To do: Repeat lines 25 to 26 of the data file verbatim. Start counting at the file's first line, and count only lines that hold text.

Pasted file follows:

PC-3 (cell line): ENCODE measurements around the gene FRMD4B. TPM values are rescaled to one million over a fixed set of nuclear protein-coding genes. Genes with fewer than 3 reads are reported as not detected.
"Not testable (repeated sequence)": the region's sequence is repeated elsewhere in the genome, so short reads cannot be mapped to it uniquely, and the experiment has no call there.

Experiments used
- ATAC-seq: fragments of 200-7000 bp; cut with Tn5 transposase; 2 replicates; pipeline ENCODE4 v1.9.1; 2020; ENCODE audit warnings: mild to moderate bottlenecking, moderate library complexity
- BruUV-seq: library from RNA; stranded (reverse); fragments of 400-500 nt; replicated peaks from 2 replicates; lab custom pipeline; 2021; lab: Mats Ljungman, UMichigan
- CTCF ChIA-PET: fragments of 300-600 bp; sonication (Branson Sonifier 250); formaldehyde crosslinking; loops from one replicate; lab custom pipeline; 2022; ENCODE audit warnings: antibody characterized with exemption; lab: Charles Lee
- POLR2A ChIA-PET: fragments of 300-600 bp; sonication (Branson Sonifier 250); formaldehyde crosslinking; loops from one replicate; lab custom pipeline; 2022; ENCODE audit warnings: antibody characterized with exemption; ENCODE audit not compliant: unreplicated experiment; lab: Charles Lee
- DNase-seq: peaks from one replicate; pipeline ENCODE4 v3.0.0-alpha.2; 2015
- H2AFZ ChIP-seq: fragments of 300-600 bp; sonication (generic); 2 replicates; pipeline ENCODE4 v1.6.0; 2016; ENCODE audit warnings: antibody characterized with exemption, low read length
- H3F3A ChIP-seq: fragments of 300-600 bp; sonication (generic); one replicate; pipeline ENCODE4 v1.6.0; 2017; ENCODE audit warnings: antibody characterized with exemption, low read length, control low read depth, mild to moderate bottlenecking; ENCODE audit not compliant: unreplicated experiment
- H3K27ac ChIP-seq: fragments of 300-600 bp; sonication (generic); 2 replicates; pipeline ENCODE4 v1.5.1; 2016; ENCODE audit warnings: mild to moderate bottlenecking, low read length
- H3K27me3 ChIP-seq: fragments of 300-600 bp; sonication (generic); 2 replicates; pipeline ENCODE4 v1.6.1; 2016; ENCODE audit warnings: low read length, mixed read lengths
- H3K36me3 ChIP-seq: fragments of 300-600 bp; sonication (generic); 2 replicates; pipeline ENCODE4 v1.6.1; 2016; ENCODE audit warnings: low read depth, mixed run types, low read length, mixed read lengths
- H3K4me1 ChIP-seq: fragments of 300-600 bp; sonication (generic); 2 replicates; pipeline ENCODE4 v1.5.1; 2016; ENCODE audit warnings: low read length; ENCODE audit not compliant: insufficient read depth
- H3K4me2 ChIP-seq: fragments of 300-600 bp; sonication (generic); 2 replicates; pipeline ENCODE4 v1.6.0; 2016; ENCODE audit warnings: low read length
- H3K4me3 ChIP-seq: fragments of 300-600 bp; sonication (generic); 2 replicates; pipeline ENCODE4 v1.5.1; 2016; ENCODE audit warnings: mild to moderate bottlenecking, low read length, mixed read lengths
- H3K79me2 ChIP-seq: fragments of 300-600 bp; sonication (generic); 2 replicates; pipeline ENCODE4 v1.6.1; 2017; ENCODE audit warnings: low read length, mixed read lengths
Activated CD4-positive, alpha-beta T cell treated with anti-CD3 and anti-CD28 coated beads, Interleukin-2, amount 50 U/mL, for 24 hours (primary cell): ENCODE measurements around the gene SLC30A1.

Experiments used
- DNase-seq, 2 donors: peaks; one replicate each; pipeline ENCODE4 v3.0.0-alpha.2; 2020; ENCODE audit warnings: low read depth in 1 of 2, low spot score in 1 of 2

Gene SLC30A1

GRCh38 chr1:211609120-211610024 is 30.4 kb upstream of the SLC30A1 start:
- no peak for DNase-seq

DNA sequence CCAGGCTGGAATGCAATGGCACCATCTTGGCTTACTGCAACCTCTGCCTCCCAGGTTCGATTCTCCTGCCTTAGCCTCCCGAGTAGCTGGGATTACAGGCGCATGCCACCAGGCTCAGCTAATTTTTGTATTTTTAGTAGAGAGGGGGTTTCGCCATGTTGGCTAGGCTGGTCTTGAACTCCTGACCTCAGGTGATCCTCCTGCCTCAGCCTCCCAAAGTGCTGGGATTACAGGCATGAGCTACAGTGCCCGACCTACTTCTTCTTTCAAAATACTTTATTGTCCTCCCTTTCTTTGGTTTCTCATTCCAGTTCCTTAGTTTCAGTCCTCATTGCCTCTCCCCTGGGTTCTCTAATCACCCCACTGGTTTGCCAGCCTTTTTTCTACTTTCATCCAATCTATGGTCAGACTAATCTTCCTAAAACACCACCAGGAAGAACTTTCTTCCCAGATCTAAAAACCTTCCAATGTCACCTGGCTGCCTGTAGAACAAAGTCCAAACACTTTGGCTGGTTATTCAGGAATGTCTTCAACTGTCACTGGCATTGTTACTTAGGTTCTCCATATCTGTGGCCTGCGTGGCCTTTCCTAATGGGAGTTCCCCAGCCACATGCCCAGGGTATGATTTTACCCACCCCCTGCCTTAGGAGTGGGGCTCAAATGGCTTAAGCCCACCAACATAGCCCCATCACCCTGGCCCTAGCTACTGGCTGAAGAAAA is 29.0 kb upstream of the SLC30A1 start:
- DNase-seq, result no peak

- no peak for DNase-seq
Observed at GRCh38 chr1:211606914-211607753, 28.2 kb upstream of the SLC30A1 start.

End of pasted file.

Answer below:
- DNase-seq, result no peak

- no peak for DNase-seq